In both scenarios, there are aspects that make it probable for you to make stupid decisions, either by selling out from a stock heavy portfolio in the middle of a drawdown, or by abandoning a strategy that protects you from drawdowns.
Adopting a risk parity mindset is an important key to success, as it balances the risks from different asset classes that perform differently in different macroeconomic regimes. This is achieved by constructing a portfolio of uncorrelated assets.
However, there are two ways of viewing correlation. One is the statistical view where you measure the correlation between assets over a certain period of time. This measure will fluctuate, and some normally uncorrelated assets will at time become more correlated. When constructing a portfolio, one must to some extent decouple from the statistics and math and look at the fundamental (perhaps “theoretical”) correlation.
An example of this is found in the March 2020 crash. Over a few days, risk-on assets such as stocks were well correlated with risk-off assets, such as gold. In theory though, these assets should be negatively uncorrelated, but due to a liquidity crunch and margin calls, levered investors sold the most liquid assets, being gold, to cover the positions in their stocks portfolios. Hence, when liquidity returned, the fundamental negative correlation between stocks and gold returned, and gold proved to be a good hedge in this scenario.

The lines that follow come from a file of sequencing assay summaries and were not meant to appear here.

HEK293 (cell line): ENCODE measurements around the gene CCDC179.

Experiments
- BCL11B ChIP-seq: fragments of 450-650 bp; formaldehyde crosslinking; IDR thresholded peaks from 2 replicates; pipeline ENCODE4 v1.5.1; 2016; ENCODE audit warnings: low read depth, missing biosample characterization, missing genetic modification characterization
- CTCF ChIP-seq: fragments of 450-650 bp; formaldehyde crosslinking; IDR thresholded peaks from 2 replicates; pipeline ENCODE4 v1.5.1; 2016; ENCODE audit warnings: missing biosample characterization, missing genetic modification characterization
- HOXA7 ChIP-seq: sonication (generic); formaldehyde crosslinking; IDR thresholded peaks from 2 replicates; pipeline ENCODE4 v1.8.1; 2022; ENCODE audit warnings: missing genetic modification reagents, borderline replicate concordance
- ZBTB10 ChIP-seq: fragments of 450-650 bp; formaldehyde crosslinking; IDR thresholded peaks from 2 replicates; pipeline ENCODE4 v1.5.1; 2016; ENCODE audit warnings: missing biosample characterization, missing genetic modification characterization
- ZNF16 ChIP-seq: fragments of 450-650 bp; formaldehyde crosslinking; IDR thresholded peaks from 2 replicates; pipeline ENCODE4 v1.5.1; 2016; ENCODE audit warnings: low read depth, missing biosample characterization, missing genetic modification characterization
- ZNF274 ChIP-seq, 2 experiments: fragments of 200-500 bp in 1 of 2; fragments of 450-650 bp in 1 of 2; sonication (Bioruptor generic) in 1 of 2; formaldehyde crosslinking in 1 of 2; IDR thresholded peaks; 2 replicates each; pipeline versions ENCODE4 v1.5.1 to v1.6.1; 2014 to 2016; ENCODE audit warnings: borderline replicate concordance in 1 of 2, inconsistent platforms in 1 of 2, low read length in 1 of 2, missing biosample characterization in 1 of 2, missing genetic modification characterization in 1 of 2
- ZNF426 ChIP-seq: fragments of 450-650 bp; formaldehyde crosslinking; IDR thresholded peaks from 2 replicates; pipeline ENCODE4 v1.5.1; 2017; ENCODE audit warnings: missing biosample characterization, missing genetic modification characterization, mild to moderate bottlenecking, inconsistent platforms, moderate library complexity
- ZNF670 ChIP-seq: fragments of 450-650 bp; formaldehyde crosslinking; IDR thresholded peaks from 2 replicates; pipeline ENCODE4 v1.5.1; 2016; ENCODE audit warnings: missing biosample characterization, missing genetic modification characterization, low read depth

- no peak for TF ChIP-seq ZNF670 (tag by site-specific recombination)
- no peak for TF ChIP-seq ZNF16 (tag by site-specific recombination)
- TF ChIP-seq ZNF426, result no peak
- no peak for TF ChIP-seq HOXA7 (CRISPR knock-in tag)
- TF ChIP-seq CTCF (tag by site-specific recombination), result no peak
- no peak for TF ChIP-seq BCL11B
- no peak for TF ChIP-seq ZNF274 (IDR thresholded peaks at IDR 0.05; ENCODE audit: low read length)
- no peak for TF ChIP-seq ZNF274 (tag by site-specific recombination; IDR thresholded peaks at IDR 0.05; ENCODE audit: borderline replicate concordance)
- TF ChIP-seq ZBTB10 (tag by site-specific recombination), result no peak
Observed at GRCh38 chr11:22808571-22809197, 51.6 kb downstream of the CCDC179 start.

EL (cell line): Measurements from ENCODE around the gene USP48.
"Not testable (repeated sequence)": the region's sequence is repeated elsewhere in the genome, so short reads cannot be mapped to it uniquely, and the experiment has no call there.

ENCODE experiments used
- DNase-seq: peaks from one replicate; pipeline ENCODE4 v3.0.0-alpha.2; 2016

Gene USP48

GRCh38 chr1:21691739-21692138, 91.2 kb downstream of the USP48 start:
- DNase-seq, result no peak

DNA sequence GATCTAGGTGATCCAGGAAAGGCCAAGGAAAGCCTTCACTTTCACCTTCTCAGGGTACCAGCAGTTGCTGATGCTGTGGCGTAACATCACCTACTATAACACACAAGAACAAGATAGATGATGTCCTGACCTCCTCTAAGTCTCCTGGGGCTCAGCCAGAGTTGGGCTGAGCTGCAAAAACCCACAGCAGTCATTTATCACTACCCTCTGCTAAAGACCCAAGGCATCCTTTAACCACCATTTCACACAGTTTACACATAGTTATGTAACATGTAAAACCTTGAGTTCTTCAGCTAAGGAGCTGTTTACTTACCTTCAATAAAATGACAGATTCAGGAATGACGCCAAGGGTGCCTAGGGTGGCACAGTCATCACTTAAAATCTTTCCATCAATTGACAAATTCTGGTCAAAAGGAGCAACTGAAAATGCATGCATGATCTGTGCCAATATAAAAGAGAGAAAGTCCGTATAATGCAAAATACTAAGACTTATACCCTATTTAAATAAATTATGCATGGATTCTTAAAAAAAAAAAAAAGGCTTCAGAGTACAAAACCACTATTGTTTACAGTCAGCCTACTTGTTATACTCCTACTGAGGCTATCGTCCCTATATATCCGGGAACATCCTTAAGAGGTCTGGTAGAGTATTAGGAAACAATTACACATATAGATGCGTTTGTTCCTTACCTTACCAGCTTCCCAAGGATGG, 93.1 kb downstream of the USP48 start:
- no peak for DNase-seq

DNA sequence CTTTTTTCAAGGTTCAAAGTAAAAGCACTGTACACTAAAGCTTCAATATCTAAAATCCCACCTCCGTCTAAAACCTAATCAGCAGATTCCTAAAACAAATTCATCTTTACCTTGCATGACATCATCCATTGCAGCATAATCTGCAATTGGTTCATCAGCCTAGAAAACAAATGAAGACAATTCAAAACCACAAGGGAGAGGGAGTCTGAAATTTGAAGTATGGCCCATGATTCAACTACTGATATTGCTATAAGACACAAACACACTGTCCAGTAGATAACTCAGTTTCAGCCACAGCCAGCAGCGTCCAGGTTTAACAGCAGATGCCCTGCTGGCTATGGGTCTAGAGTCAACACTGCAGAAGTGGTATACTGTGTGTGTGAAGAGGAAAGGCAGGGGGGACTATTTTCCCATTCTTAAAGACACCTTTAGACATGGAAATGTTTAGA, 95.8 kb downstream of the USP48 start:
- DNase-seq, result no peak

The same market crash also taught us that we need to detach reality from the math of statistics. Even though risk parity strategies to a large extent rely on statistical models, including measuring covariance, correlation, standard deviations, etc., it is not always so that real life aligns with the statistical expectations.
Take the S&P 500 market crash in late February 2020 for example. In that week, the S&P 500 shed about 14% of its value. Such big drops are rare, but how rare? Statistically, this weekly reversal was a 5-sigma move, i.e. the size of the weekly drop was 6 times greater than 1 standard deviation. To refresh your statistics: assuming normal distribution, 68% of data lies within 1 standard deviation, 95% within 2 standard deviations, 99.7% within 3 standard deviations, etc. This means that statistically, a 5-sigma move only happens once every 14,000 years (How Many Sigmas Was the Flash Correction Plunge? | Nasdaq).